Daughters are awarded $7M in mother’s wrongful death case.
Massachusetts resident Zoe Rosenthal, 52, died in November 2017 after being hit by a driver who her family has claimed was negligent. She was out walking her dog, Chester, and was on a crosswalk when she was struck by Charles J. Davignon who was driving a pickup truck at the time, according to a police report.
When Rosenthal was struck by the vehicle, she hit her head on the pavement and was transported by ambulance to Baystate Medical Center in Springfield, Massachusetts. A hospital CT scan revealed she had suffered a skull fracture and a brain hemorrhage. Rosenthal died two days later.
A jury has awarded $7 million to Rosenthal’s family in a wrongful death lawsuit. Of the $7 million, $3 million goes to each surviving daughter and $1 million is for Rosenthal’s pain and suffering. In addition to these funds, more than $2.5 million was for pre-judgment interest. In total, the verdict was more than $9.5 million. The family was represented by attorneys Nicholas Rowley and Benjamin Novotny of Trial Lawyers for Justice and Charlotte Glinka and Karen Zahka of Keches Law Group.
An ophthalmologist who testified for the plaintiffs said Davignon, 62, had a severe visual impairment in his left eye. “He’s basically legally blind in his left eye,” Novotny clarified.
However, police report indicated he remained at the scene and was cooperative. While Davignon’s license has been suspended indefinitely, he has not been criminally charged.
“It’s an honor to see two wonderful daughters finally get justice,” said Rowley. “For the last three years, the defendant refused to take responsibility for their mother’s death. That changed during this trial. This trial was necessary because the insurance company acted irresponsibly and cheaply. Now they’ll have to face the consequences.” He added, “I am told by the court clerk [in Springfield] that it’s a record non-economic damages verdict for wrongful death with adult heirs in Western Massachusetts. I hope and pray that someday Insurance companies start treating victims and families fairly.”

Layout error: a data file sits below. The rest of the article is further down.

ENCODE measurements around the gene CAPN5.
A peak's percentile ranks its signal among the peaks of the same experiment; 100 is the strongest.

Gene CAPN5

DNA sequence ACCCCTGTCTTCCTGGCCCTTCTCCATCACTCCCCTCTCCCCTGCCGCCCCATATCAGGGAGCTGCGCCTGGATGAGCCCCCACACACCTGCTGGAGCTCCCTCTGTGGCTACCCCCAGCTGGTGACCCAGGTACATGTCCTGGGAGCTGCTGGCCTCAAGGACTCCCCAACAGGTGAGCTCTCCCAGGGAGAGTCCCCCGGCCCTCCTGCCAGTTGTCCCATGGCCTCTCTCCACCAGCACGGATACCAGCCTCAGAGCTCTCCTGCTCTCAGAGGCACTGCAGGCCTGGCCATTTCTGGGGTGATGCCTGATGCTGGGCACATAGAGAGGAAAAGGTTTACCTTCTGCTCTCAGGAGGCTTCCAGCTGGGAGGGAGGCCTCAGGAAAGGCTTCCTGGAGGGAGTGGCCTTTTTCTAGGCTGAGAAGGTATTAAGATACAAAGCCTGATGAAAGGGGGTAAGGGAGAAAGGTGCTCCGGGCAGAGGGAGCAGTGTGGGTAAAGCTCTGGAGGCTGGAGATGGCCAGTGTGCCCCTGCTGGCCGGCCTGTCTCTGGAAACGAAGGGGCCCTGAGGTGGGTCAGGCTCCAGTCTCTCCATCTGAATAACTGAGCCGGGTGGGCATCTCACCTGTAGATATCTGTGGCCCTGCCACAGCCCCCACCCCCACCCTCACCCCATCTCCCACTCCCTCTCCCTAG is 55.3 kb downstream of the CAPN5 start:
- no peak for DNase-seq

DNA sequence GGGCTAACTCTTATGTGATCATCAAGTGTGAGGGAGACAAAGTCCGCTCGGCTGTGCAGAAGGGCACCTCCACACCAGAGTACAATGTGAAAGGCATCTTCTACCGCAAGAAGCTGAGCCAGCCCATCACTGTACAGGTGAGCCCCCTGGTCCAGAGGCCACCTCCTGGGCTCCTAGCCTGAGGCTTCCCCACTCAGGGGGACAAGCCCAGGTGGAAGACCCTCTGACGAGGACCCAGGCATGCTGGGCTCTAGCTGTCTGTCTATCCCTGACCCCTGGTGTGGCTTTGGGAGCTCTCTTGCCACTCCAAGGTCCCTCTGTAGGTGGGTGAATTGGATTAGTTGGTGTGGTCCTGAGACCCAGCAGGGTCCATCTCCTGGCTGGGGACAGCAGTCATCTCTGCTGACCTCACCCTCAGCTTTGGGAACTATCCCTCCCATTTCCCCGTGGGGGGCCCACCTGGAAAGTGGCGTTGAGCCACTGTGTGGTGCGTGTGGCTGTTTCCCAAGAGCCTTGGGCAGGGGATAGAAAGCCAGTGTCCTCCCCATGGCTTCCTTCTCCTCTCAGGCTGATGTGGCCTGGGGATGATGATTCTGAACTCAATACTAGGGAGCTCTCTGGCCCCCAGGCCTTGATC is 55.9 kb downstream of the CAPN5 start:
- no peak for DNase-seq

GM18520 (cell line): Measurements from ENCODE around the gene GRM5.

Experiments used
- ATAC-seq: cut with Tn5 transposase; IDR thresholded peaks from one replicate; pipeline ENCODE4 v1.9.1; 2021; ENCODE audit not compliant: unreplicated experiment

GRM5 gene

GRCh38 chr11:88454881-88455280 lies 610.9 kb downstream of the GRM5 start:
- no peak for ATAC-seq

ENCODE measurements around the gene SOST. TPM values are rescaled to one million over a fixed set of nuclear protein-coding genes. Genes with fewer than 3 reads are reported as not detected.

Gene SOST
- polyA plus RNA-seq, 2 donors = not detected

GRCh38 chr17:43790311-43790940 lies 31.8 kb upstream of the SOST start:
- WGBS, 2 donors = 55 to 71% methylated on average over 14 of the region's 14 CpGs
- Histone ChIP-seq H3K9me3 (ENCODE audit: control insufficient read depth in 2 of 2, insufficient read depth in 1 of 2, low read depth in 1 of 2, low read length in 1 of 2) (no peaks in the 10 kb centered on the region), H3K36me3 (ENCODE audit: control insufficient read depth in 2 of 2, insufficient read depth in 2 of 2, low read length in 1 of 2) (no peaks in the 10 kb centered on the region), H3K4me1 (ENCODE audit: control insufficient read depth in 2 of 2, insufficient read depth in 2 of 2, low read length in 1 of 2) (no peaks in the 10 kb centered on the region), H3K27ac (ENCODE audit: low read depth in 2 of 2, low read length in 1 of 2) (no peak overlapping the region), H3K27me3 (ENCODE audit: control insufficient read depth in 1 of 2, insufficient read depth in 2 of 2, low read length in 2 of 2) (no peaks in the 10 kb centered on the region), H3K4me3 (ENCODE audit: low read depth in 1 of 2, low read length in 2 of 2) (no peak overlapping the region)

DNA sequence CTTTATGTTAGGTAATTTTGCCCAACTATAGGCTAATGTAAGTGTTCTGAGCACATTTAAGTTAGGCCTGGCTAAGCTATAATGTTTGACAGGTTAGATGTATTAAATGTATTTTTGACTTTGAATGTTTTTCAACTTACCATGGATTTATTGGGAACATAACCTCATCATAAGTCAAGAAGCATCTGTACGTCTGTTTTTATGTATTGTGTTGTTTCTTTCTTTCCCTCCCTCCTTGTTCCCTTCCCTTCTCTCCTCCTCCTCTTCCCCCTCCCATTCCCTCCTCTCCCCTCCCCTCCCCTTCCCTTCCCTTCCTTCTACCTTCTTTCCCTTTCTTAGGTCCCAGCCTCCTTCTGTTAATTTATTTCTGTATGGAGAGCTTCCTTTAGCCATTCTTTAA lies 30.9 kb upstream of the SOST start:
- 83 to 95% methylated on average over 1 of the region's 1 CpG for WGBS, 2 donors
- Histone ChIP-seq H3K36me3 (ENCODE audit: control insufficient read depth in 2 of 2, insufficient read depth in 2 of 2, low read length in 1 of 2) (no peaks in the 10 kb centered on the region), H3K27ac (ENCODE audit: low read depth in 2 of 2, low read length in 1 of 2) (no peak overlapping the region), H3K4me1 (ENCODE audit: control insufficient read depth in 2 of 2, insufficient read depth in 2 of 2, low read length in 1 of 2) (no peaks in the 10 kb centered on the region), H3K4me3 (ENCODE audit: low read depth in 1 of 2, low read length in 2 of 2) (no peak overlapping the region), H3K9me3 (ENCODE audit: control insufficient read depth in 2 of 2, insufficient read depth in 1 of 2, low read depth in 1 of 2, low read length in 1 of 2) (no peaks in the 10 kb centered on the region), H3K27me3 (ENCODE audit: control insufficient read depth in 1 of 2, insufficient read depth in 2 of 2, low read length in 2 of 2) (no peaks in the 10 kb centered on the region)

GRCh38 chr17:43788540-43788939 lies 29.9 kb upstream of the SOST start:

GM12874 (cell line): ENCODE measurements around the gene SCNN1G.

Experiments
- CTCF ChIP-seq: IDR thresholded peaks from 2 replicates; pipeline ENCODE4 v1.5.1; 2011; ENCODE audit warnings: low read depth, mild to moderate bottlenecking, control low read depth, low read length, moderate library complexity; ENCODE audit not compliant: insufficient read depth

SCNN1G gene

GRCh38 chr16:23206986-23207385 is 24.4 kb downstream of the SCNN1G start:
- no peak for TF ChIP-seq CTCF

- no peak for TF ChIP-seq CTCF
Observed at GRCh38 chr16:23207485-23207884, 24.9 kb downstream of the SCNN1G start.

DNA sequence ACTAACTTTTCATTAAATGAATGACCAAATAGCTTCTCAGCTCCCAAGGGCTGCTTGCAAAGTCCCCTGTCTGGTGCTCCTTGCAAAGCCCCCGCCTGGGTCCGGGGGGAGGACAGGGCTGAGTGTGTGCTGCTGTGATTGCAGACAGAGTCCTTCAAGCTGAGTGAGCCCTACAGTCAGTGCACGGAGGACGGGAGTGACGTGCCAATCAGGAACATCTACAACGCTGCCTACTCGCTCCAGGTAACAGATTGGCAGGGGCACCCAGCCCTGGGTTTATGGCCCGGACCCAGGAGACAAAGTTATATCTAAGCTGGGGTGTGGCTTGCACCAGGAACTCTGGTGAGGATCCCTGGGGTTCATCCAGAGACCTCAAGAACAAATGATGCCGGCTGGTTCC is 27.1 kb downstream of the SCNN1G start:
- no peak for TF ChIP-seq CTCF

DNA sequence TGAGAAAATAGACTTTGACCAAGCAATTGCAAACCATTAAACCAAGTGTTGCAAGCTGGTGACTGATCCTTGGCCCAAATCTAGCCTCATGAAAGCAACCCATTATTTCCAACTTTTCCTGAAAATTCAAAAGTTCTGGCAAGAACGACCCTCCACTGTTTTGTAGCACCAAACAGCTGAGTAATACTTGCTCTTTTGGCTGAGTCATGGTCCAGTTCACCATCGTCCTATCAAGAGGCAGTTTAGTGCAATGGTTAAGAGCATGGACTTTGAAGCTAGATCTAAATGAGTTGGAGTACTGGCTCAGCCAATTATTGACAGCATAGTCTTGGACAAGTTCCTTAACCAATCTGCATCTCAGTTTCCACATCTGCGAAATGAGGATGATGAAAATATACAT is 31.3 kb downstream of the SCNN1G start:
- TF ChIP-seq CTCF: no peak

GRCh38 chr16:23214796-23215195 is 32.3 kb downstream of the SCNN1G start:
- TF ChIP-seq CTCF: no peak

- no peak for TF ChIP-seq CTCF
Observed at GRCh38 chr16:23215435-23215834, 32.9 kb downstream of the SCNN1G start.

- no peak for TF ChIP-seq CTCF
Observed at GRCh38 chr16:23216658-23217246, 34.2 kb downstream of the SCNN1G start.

In her obituary, Rosenthal was remembered as “an imaginative and creative teacher.” It reads, “Zoë projected active compassion for the disadvantaged and oppressed. Her commitment to anti-bias and social justice was met in her work at Capacidad, a child-care organization that matched her values. With Umoja Too she went to Japan with a dance troupe where her daughters performed. She was always willing to help others and share what she had. Her interests were many and included photography and glass blowing. Zoë reveled in Latino culture, food, music, and salsa dance.”
Chelsea and Tiffany Castillo both spoke in court. Tiffany recalled, “She was a great mom, and she makes me want to be the best mom I can be.”
“This has been a devastating loss to Zoe Rosenthal’s family and to the community of friends and colleagues who adored her,” Glinka said. Novotny added the jury award could not bring her back, but “It can help [her daughters] establish scholarships or other memorials in her name so that’s she’s not forgotten.”